Overhead, a gang of the local flying vermin took off from some unseen perch, swooped, and seemed to be zeroing in on Archie's car roof - only to perform, at the last moment, an impressive U-turn, moving as one with the elegance of a curve ball and landing on the Hussein-Ishmael, a celebrated halal butchers. Archie was too far gone to make a big noise about it, but he watched them with a warm internal smile as they deposited their load, streaking white walls purple. He watched them stretch their peering bird heads over the Hussein-Ishmael gutter; he watched them watch the slow and steady draining of blood from the dead things - chickens, cows, sheep - hanging on their hooks like coats around the shop. The Unlucky. These pigeons had an instinct for the Unlucky, and so they passed Archie by. For, though he did not know it, and despite the Hoover tube that lay on the passenger seat pumping from the exhaust pipe into his lungs, luck was with him that morning. The thinnest covering of luck was on him like fresh dew. Whilst he slipped in and out of consciousness, the position of the planets, the music of the spheres, the flap of a tiger-moth's diaphanous wings in Central Africa, and a whole bunch of other stuff that Makes Shit Happen had decided it was second-chance time for Archie. Somewhere, somehow, by somebody, it had been decided that he would live.

~

The Hussein-Ishmael was owned by Mo Hussein-Ishmael, a great bull of a man with hair that rose and fell in a quiff, then a ducktail. Mo believed that with pigeons you have to get to the root of the problem: not the excretions but the pigeon itself. The shit is not the shit (this was Mo's mantra), the pigeon is the shit. So the morning of Archie's almost-death began as every morning in the Hussein-Ishmael, with Mo resting his huge belly on the windowsill, leaning out and swinging a meat cleaver in an attempt to halt the flow of dribbling purple.

'Get out of it! Get away, you shit-making bastards! Yes! SIX!'

It was cricket, basically - the Englishman's game adapted by the immigrant, and six was the most pigeons you could get at one swipe.

'Varin!' said Mo, calling down to the street, holding the bloodied cleaver up in triumph. 'You're in to bat, my boy. Ready?'

Below him on the pavement stood Varin - a massively overweight Hindu boy on misjudged work experience from the school round the corner, looking up like a big dejected blob underneath Mo's question mark. It was Varin's job to struggle up a ladder and gather spliced bits of pigeon into a small Kwik Save carrier bag, tie the bag up, and dispose of it in the bins at the other end of the street.

'Come on, Mr Fatty-man,' yelled one of Mo's kitchen staff, poking Varin up the arse with a broom as punctuation for each word. 'Get-your-fat-Ganesh-Hindu-backside-up-there-Elephant-Boy-and-bring-some-of-that-mashed-pigeon-stuff-with-you.'

Mo wiped the sweat off his forehead, snorted, and looked out over Cricklewood, surveying the discarded armchairs and strips of carpet, outdoor lounges for local drunks; the slot-machine emporiums, the greasy spoons and the minicabs - all covered in shit. One day, so Mo believed, Cricklewood and its residents would have cause to thank him for his daily massacre; one day no man, woman or child in the broadway would ever again have to mix one part detergent to four parts vinegar to clean up the crap that falls on the world. The shit is not the shit, he repeated solemnly, the pigeon is the shit. Mo was the only man in the community who truly understood. He was feeling really very Zen about this - very goodwill-to-all-men - until he spotted Archie's car.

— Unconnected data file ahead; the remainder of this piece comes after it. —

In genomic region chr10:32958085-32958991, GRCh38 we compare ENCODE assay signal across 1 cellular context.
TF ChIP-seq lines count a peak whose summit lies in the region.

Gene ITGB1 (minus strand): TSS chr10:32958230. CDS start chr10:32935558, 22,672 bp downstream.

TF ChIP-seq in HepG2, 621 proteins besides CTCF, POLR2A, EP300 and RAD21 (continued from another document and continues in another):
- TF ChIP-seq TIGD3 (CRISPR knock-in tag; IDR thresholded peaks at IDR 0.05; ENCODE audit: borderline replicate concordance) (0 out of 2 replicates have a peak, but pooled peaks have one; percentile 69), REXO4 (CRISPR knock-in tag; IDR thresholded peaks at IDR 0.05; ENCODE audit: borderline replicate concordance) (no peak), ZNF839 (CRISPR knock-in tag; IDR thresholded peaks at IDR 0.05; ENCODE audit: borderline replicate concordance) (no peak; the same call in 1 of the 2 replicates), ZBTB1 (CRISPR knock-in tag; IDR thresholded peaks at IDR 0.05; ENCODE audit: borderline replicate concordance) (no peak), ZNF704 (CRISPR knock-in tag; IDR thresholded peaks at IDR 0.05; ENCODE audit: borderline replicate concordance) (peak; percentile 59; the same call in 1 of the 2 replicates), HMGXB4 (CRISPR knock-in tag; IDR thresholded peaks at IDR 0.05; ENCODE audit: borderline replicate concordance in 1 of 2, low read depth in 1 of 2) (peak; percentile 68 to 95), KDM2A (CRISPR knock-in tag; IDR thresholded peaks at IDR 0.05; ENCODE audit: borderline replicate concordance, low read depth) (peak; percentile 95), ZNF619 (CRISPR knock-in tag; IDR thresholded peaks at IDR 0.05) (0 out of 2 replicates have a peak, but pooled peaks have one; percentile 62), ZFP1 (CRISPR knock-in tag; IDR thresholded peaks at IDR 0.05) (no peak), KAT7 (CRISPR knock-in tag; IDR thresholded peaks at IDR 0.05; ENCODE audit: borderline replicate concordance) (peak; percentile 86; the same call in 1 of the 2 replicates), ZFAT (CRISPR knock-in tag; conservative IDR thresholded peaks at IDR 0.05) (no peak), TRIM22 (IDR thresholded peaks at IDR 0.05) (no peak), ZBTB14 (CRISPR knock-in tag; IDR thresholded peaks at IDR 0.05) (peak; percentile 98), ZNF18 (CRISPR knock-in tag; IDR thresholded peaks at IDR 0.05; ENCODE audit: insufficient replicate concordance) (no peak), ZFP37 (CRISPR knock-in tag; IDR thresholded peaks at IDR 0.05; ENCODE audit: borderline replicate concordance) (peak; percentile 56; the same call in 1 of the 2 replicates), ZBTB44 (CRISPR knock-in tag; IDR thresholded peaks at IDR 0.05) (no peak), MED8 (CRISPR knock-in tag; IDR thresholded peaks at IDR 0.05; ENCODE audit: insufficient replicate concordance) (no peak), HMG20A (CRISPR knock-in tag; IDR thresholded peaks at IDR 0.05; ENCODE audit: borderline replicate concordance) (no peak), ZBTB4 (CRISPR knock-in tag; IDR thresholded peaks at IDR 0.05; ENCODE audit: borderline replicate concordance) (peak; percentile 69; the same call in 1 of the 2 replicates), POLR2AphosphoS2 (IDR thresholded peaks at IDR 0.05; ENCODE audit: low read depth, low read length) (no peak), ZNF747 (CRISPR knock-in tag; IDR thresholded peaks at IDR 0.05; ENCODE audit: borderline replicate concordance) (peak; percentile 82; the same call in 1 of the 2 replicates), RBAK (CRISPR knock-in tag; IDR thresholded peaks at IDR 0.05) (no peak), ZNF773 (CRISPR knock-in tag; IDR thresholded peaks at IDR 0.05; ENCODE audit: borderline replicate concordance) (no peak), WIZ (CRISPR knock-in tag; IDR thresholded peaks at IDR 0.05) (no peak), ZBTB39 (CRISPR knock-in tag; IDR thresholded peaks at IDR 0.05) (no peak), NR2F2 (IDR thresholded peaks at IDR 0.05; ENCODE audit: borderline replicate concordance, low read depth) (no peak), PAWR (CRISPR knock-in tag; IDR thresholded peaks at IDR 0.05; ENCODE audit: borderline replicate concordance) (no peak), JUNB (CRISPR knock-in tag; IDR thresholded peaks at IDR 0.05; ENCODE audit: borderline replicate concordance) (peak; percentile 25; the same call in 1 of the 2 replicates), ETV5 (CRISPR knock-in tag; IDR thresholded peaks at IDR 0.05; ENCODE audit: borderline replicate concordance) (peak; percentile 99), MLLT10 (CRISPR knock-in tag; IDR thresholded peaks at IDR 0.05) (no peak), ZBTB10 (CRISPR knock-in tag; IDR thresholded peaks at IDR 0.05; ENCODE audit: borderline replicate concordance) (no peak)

'Arshad!'

A shifty-looking skinny guy with a handlebar moustache, dressed in four different shades of brown, came out of the shop, with blood on his palms.

'Arshad!' Mo barely restrained himself, stabbed his finger in the direction of the car. 'My boy, I'm going to ask you just once.'

'Yes, Abba?' said Arshad, shifting from foot to foot.

'What the hell is this? What is this doing here? I got delivery at 6.30. I got fifteen dead bovines turning up here at 6.30. I got to get it in the back. That's my job. You see? There's meat coming. So, I am perplexed--' Mo affected a look of innocent confusion. 'Because I thought this was clearly marked "Delivery Area".' He pointed to an ageing wooden crate which bore the legend NO PARKINGS OF ANY VEHICLE ON ANY DAYS. Well?'

'I don't know, Abba.'

'You're my son, Arshad. I don't employ you not to know. I employ him not to know' - he reached out of the window and slapped Varin, who was negotiating the perilous gutter like a tightrope-walker, giving him a thorough cosh to the back of his head and almost knocking the boy off his perch -'I employ you to know things. To compute information. To bring into the light the great darkness of the creator's unexplainable universe.'


'Abba?'

'Find out what it's doing there and get rid of it.'

Mo disappeared from the window. A minute later Arshad returned with the explanation. 'Abba.'

Mo's head sprang back through the window like a malicious cuckoo from a Swiss clock.

'He's gassing himself, Abba.'

'What?'

Arshad shrugged. 'I shouted through the car window and told the guy to move on and he says, "I am gassing myself, leave me alone." Like that.'

'No one gasses himself on my property,' Mo snapped as he marched downstairs. 'We are not licensed.'

Once in the street, Mo advanced upon Archie's car, pulled out the towels that were sealing the gap in the driver's window, and pushed it down five inches with brute, bullish force.